Category Archives: Schiller


Schiller: “Hope”

Excerpt, “A Book of Ballads from the German.”  Translated by Percy Boyd, Esq.  1848.

manmoon

2hope

Schiller: “The Maiden From A Far Country”

Schiller: “The Conflict”

Schiller at the Court of Weimar

Schiller:  “The Knights of Malta”

Excerpt, “The Poems of Schiller.” Translated by A. Bowring, C.B.M.P. 1851.

Friedrich Schiller: “The Might of Poesy”

Excerpt, “German Ballads, Songs, etc., comprising translations from Schiller, Uhland, Burger, Goethe, Korner, Becker,  Fouque, Chamisso, etc., etc.” London:  Edward Lumley. 1845.

Schiller:  “Trooper’s Song”

“The Book of German Songs from the Sixteenth to the Nineteenth Century.” Translated and Edited by H. W. Dulcken. 1856.

Schiller:  “The Translator’s Apology to the Reader”

“The Poems of Schiller.”  Translated by Edgar A. Bowring, C.B.M.F. Second Edition. 1872.

Schiller: “Homage Of The Arts”

Excerpt:  “Schiller’s Homage of the Arts, with it Miscellaneous Pieces from Rückert, Freiligrath, and Other German Poets.”  Translated by Charles T. Brooks. 1846.

Schiller: “The Commencement of the Nineteenth Century”

Excerpt, “German Poetry with The English Versions of The Best Translations.” Edited by H.E. Goldschmidt.  1869. Translated by C. Hermann Merivale.

 

Schiller: “The Glove”

THE GLOVE (1797)

A Tale

,

Before his lion-court,

To see the gruesome sport,

Sate the king;

Beside him group’d his princely peers;

And dames aloft, in circling tiers,

Wreath’d round their blooming ring.

.

King Francis, where he sate,

Raised a finger–yawn’d the gate,

And, slow from his repose,

A LION goes!

.

Dumbly he gazed around

The foe-encircled ground;

And, with a lazy gape,

He stretch’d his lordly shape,

And shook his careless mane,

And–laid him down again!

.

A finger raised the king–

And nimbly have the guard

A second gate unbarr’d;

Forth, with a rushing spring,

A TIGER sprung!

.

Wildly the wild one yell’d

When the lion he beheld;

And, bristling at the look,

With his tail his sides he strook,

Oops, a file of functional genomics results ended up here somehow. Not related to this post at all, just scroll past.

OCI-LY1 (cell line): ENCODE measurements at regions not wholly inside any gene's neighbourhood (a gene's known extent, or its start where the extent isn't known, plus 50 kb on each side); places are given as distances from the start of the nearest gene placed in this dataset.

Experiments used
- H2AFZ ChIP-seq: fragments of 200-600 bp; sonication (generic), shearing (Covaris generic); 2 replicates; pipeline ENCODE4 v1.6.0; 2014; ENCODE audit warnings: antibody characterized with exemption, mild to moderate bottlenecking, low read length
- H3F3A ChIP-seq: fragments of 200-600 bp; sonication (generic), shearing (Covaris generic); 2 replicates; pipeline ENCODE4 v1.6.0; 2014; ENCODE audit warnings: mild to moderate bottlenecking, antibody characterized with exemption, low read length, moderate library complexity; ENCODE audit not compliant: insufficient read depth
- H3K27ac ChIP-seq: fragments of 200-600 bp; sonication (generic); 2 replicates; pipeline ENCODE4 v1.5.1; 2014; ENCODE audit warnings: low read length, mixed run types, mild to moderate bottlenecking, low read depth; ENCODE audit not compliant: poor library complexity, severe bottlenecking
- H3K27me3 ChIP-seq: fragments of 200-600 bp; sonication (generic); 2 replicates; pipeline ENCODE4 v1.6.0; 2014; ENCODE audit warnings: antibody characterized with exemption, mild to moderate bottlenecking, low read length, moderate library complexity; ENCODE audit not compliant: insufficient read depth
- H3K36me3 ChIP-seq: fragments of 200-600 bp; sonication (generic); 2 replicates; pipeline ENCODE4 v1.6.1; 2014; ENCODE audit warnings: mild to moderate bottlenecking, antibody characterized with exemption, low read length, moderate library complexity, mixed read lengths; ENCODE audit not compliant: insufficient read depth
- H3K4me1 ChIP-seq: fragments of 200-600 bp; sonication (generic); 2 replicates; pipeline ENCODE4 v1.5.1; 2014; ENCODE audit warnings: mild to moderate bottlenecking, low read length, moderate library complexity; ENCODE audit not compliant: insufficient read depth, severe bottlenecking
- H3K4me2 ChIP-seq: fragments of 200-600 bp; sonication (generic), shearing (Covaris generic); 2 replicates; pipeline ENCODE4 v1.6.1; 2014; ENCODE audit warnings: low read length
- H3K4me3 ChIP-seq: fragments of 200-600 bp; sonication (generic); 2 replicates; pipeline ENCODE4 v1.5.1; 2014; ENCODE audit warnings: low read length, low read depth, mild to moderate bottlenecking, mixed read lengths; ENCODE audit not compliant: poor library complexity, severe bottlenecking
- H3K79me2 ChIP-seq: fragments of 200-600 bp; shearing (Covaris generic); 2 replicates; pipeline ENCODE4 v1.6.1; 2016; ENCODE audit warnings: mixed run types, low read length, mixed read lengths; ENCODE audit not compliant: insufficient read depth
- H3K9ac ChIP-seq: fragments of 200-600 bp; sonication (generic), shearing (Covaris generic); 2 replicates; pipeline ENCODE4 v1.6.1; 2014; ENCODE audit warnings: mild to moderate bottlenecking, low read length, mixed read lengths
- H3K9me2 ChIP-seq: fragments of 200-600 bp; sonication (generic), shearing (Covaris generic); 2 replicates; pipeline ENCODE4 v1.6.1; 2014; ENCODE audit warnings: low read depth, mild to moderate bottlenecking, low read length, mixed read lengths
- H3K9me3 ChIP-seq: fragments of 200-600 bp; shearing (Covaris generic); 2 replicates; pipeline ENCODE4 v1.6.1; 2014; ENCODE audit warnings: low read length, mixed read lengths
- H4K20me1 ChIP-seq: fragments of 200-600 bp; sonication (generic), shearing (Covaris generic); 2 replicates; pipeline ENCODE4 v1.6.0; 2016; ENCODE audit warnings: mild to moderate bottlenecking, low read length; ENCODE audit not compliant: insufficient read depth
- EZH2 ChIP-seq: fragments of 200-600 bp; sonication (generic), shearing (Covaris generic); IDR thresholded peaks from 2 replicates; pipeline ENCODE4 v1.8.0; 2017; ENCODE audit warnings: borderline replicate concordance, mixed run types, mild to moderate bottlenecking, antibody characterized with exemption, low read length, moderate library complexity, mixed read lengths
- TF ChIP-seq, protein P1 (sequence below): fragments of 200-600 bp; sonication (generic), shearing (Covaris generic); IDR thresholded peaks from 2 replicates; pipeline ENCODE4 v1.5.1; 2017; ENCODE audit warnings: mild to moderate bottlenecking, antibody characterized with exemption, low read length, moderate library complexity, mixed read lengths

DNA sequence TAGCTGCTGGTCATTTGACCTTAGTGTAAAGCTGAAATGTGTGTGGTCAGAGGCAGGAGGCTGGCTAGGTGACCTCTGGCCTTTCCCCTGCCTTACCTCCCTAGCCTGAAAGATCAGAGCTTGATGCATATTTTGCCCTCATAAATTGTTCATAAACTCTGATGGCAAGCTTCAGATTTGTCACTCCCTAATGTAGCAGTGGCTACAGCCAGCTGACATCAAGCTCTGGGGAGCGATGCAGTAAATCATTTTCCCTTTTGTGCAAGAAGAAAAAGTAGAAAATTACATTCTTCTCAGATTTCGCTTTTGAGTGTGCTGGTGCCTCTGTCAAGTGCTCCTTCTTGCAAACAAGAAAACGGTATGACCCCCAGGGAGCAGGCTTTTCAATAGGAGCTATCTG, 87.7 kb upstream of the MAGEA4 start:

And roll’d his rabid tongue;

,

In many a wary ring

He swept round the forest king,

With a fell and rattling sound;–

And laid him on the ground,

Grommelling!

.

The king raised his finger; then

Leap’d two LEOPARDS from the den

With a bound;

And boldly bounded they

Where the crouching tiger lay

Terrible!

.

And he gripped the beasts in his deadly hold;

In the grim embrace they grappled and roll’d;

Rose the lion with a roar!

And stood the strife before;

And the wild-cats on the spot,

From the blood-thirst, wroth and hot,

Halted still!

.

Now from the balcony above,

A snowy hand let fall a glove:–

Midway between the beasts of prey,

Lion and tiger; there it lay,

The winsome lady’s glove!

.

Fair Cunigonde said, with a lip of scorn,

To the knight DELORGES–“If the love you have sworn

Were as gallant and leal as you boast it to be,

I might ask you to bring back that glove to me!”

,

The knight left the place where the lady sate;

The knight he has pass’d thro’ the fearful gate;

The lion and tiger he stoop’d above,

And his fingers have closed on the lady’s glove!

. .

All shuddering and stunn’d, they beheld him there–

The noble knights and the ladies fair;

But loud was the joy and the praise, the while

He bore back the glove with his tranquil smile!

.

With a tender look in her softening eyes,

That promised reward to his warmest sighs,

Fair Cunigonde rose her knight to grace;

He toss’d the glove in the lady’s face!

.

“Nay, spare me the guerdon, at least,” quoth he;

And he left forever that fair ladye!

The Knight scorns Cunigonde

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